I visited stockolm last weekend, and the city surprised me in many aspects. I was shocked about the fact we didn´t have to wear face masks anywhere (but he airport), it was great having a little freedom for 4 days. Not being able to buy alcohol (only possible if you are 20 years old or more) was not as great, but I forgive them for that.
Stockholm is a city with a rich history and there are a whole host of attractions to entertain and entice its visitors. Spend some time exploring the maze of medieval streets in colourful Gamla Stan, the well-preserved Old Town, passing through the chocolate-box square Stortorget on your way to the wonderful Royal Palace. If you time your visit right you may even catch the traditional changing of the guards ceremony. Take a trip across to the museum island of Djurgården and explore Skansen, the world’s very first open-air museum, the Vasa Museum or the Abba museum, to name just a few. Alternatively if you fancy a trip outside the city, hop aboard and take a boat cruise around the scenic archipelago or to the Drottingholm Palace just 50 minutes away.
There are plenty of historic buildings and museums to take in, but Stockholm’s number one tourist attraction would be the Vasa Museum. Dedicated to a largely intact Swedish warship built on orders of the King of Sweden Gustavus Adolphus, which sank during its maiden voyage in 1628. She was the largest ship of her time, and after being lost to time after her bronze cannons were salvaged, has remained in pretty good nick until being hauled out of the busy shipping lane she was rediscovered in in 1961. She is represents the Great Power Period of Sweden and is a national symbol.
From the moment you arrive in the city, whether that be by plane, or train, you will immediately be greeted with the sight of water. As a matter of fact, thanks to its sparkling blue waterways, cluster of islands and its neighbouring archipelago, Stockholm is often described as the Venice of the North. Unlike Venice however, you don’t need to rely on gondolas and water taxis to get around, as the city has an extensive public transport network which takes you anywhere and everywhere across the city.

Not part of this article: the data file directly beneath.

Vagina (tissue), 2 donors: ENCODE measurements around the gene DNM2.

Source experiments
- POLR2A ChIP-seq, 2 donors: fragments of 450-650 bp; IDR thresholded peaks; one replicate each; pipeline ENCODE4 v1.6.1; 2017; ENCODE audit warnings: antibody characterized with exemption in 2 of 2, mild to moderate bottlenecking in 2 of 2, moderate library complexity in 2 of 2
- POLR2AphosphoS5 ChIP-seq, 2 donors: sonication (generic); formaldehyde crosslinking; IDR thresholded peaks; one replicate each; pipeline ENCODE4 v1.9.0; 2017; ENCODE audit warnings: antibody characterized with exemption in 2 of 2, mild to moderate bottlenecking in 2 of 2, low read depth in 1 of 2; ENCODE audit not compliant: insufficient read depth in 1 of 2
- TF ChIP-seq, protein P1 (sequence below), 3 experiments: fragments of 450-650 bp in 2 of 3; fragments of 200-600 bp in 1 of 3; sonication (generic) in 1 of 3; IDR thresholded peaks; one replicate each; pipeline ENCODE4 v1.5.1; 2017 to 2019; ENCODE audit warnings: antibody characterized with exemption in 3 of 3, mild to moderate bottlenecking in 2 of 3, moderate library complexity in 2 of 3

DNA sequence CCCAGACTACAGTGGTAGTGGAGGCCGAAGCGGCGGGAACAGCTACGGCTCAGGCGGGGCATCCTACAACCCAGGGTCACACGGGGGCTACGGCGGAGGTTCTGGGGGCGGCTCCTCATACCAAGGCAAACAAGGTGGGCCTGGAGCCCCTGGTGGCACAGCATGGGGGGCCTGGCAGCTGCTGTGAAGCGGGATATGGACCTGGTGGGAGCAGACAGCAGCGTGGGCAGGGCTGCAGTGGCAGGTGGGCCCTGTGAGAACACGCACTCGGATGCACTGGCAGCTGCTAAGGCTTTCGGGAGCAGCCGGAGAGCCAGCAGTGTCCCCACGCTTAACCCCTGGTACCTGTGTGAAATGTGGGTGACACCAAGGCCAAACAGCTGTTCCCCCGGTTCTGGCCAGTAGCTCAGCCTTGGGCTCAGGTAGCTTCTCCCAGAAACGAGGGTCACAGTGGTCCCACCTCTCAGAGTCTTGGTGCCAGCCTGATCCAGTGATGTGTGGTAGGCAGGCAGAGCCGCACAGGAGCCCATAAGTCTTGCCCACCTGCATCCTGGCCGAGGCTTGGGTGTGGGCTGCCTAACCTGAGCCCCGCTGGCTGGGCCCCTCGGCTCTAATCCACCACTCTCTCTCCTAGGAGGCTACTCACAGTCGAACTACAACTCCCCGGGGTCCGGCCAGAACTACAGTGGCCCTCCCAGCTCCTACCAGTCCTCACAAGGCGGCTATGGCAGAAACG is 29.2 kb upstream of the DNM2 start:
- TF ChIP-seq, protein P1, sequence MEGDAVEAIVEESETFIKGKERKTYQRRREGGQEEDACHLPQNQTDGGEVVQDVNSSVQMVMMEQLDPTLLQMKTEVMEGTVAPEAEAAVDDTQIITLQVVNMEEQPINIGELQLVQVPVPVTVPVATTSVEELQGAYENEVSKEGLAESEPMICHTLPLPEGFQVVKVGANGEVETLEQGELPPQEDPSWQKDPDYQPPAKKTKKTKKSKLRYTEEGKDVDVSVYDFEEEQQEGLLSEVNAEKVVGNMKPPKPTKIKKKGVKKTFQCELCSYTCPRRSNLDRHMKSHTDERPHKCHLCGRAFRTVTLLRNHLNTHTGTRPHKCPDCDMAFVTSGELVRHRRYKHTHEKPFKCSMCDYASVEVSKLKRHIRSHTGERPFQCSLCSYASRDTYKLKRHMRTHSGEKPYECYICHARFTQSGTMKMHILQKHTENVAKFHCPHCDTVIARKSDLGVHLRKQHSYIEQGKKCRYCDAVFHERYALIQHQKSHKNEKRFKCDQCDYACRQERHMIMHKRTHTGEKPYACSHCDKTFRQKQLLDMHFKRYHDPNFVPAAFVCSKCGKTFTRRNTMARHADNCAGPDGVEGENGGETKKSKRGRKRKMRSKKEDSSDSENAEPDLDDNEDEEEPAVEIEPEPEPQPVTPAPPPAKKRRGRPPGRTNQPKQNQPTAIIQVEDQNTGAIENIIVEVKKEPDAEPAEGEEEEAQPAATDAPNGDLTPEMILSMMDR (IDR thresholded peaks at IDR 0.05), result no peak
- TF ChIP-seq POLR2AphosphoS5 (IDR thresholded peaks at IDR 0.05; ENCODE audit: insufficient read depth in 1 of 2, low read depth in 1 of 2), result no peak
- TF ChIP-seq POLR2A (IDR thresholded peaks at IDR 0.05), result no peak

Forget Ikea for just a moment, if you’re into fashion and design then Stockholm is the place to be to see the new trends hit the shop fronts and the streets! From shabby chic cafes sporting the hipsters with their tall skinny lattes, to the high-street homeware stores with beautiful items ready to furnish your place back home. The influence from other parts of Europe are evident in the blue-haired youths reminiscent of Berlin, a popular choice of hair colour in the younger residents of the German city.
Northern Europe is very well known for its natural beauty in the fjords and the lakes that comprise these countries. Stockholm may not be in the heart of this wild landscape, but it does have subtle touches of nature incorporated within the city. This could be the Stockholm Harbour, the many trees lining the streets, or the parks and gardens. A favourite of locals and tourists alike is the Kungsträdgården or the Kings Garden, located north of the Parliament House and The Royal Palace. This is an open area with street cafes, food vendors, and park benches, but what really draws people in is the strip of cherry blossoms. So if you come in spring you’ll not be disappointed by the bright pink flowers that decorate the urban backdrop.
If you’re geared up to cycle, there is so much happening in the way of infrastructure for bicycles in most cities in the North. Sweden is no exception. Bike banks being common place, and dedicated bicycle lanes spider-web the streets! There are a few stores dotted around the city if you need to rent gear at an affordable price, or get your own equipment serviced. Here you’ll also be able to get maps and information for a few of the different cycle tours of the city that take you to all the must see parts! Some even incorporate ferry journeys so you can get around across the harbour with ease. If you’re not taking up wheels this time that’s okay too as there is a well-connected subway, and if you’re staying downtown most of the tourist spots are within walking distance.
Forget pickled herrings and those Ikea meatballs, the Swedish food scene is rapidly expanding and where better to get your taste buds involved than in the capital. The city is full of award winning restaurants, offering traditional Swedish foods, as well as trendy bars and cosy cafes scattered throughout the city’s districts. Whilst we’re on the topic of food, no visit to Sweden can be without a ‘fika’ experience. Fika is a Swedish custom which involves a social coffee break where people gather to have a cup of coffee or tea and a few nibbles. The most customary accompaniment is a delicious cinnamon or nutty flavoured pastry. So, fika at breakfast, mid-morning, lunch, or anytime of the day in fact – you want to make sure you try all the varieties after all. And if you are a vegan or vegetarian like me, you won´t be disappointed, every bar, restaurant and pub has a vegetarian menu so you dont miss any of the swedish flavours.